Disability discrimination: Ignoring final written warning for sickness was not a reasonable adjustment
Published 21 November 2014
In this case the EAT looked at whether an employer should have disregarded a disabled employee's final written warning for repeated sickness absence when deciding whether to dismiss him.
The Claimant suffers from a lifelong disability of stomach adhesions. He was employed by the London Borough of Lambeth as a customer services advisor from May 2008. He had very substantial periods off work. There were informal discussions about this, followed by a written warning. Occupational health advice was taken. Eventually Lambeth held a sickness panel hearing in September 2011. By this time the Claimant had been off for a total of 206 days in three years. His absences were mainly related to his stomach adhesions but there were also absences for a sprained ankle (6 days), a viral illness (9 days), flu (2 days), and a further 5 days of flu. Following his sickness panel he was given a final written warning to last for 24 months. He was sent a careful and detailed letter setting out the reasons for the warning. The Claimant TUPE transferred on 1 December 2011 to the respondent. He had two further periods of absence owing to his disability, which were relatively short and the respondent took no action in respect of them. The respondent continued to provide him with support at work and to make adjustments. However, the Claimant then sustained a painful shoulder injury and was off work for 3 months after which he returned to work. Shortly after his return he was referred to occupational health again. A physician said that the shoulder injury would last only a few months, but the Claimant's disability was life-long and his attendance record was likely to mirror that of the last few years. The respondent held a formal sickness hearing in December and the Claimant was dismissed. After an internal appeal, which was also rejected, he bought tribunal proceedings for unfair dismissal and disability discrimination based on a failure to make reasonable adjustments.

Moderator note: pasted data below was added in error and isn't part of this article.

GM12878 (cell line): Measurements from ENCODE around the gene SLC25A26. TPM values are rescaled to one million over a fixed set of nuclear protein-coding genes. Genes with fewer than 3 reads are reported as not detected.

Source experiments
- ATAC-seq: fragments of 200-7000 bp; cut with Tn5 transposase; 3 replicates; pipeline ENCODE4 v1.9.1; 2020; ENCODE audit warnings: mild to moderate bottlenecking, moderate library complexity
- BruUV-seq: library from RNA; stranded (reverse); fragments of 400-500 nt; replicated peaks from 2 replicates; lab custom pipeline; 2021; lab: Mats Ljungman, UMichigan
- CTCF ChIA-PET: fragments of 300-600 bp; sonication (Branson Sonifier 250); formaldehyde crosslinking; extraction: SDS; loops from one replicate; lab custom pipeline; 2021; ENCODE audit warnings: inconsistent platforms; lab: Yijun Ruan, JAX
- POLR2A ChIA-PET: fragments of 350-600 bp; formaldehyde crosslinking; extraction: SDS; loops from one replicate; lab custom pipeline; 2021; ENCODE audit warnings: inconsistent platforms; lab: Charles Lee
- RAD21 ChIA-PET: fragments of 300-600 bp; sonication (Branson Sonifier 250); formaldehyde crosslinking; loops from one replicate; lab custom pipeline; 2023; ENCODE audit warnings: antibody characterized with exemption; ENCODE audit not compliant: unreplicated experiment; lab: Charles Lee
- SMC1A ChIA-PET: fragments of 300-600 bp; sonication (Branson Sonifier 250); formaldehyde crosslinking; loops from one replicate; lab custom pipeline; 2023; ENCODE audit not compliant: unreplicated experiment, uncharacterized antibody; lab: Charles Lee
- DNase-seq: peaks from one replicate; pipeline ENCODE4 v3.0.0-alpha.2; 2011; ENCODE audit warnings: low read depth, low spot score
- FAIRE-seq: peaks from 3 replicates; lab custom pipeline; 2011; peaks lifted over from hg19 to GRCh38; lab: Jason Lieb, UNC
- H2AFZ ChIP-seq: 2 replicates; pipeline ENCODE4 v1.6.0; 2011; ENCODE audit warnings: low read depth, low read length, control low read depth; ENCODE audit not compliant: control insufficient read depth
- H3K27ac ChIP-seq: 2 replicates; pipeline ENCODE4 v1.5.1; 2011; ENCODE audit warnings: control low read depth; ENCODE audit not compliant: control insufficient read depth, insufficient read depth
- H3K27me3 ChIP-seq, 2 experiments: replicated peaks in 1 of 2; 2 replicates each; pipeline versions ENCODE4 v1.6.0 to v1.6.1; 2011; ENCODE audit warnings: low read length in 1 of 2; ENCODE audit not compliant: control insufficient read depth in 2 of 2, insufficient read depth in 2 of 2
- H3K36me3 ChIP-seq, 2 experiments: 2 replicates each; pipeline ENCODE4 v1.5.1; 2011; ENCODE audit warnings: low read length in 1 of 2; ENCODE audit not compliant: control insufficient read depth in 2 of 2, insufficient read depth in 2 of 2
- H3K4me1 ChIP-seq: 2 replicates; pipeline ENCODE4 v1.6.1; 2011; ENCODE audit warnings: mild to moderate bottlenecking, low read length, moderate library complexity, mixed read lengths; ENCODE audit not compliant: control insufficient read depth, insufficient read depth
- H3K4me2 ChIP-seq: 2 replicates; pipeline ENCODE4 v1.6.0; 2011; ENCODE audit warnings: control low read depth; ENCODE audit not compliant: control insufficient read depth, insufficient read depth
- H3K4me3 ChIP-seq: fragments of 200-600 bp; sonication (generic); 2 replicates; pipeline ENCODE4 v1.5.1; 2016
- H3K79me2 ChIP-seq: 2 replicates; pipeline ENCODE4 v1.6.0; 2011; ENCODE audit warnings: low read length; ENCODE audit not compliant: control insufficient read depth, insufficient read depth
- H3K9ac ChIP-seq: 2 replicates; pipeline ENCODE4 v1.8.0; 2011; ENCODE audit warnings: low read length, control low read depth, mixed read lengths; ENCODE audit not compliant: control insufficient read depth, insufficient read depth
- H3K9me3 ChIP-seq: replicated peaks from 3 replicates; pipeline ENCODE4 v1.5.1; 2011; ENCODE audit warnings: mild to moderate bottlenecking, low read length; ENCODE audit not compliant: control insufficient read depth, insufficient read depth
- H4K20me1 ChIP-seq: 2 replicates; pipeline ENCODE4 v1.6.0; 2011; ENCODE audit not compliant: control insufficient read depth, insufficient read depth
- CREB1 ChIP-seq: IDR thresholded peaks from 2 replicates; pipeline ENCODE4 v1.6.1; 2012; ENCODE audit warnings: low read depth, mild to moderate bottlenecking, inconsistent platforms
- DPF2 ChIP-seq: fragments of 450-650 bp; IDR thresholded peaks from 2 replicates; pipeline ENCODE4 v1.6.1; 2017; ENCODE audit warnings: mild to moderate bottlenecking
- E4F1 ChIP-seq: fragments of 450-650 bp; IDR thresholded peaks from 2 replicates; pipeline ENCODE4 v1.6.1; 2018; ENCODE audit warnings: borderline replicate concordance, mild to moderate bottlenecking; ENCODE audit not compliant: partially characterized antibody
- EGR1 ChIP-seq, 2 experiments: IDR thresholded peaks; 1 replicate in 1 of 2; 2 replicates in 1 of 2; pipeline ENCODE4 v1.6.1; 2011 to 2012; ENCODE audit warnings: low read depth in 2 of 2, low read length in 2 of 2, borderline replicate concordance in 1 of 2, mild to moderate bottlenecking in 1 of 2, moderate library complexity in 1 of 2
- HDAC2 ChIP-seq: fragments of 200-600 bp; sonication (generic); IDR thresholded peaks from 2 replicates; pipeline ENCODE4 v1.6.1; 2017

The lay members of the tribunal, in a majority decision, took the view that it would have been a reasonable adjustment for all disability related absences to have been discounted and for the final written warning to have been disregarded when the respondent considered whether to dismiss the Claimant. They also found that the Claimant had been unfairly dismissed because the respondent had acted unlawfully by discriminating against the Claimant and/or it had been unfair because a reasonable employer would have placed the single shoulder injury absence in context before considering the relevant sanction. The respondent appealed to the EAT. The EAT rejected the Claimant’s argument that the employer should have ignored the final written warning. In the EAT's view, the mental process of disregarding a warning was not the kind of "step" that is contemplated by the Equality Act 2010 in this context: steps are practical actions which are taken to avoid the disadvantage suffered by the disabled person, and not merely mental processes. Furthermore the tribunal had set out no sustainable basis for concluding that it was reasonable for the employer to disregard the warning.
The EAT also rejected the argument that the dismissal was unfair because the employer had failed to reconsider at the time of dismissal whether the earlier final written warning had been justified. There was nothing to suggest the warning had been given in bad faith or was manifestly inappropriate. The employer's appeal was therefore upheld.
What this means for employers
In this case, and others before it, the EAT have taken a narrow view of the scope of reasonable adjustments claims in relation to sickness absence procedures and dismissals. Indeed, in this case the EAT judge discouraged the use of reasonable adjustments claims where an employee has been dismissed for poor attendance. Instead, employees and potential claimants were urged to consider whether a failure to make reasonable adjustments was really in play, or whether their treatment was better analysed as discrimination arising from disability and/or indirect disability discrimination which their employer will then need to justify. Whether this advice is taken, only time will tell, but it could be that in the sickness absence scenario employers start to see a reduction in reasonable adjustment claims, and more claims of indirect discrimination and discrimination arising from disability as a result of what’s been said in this decision.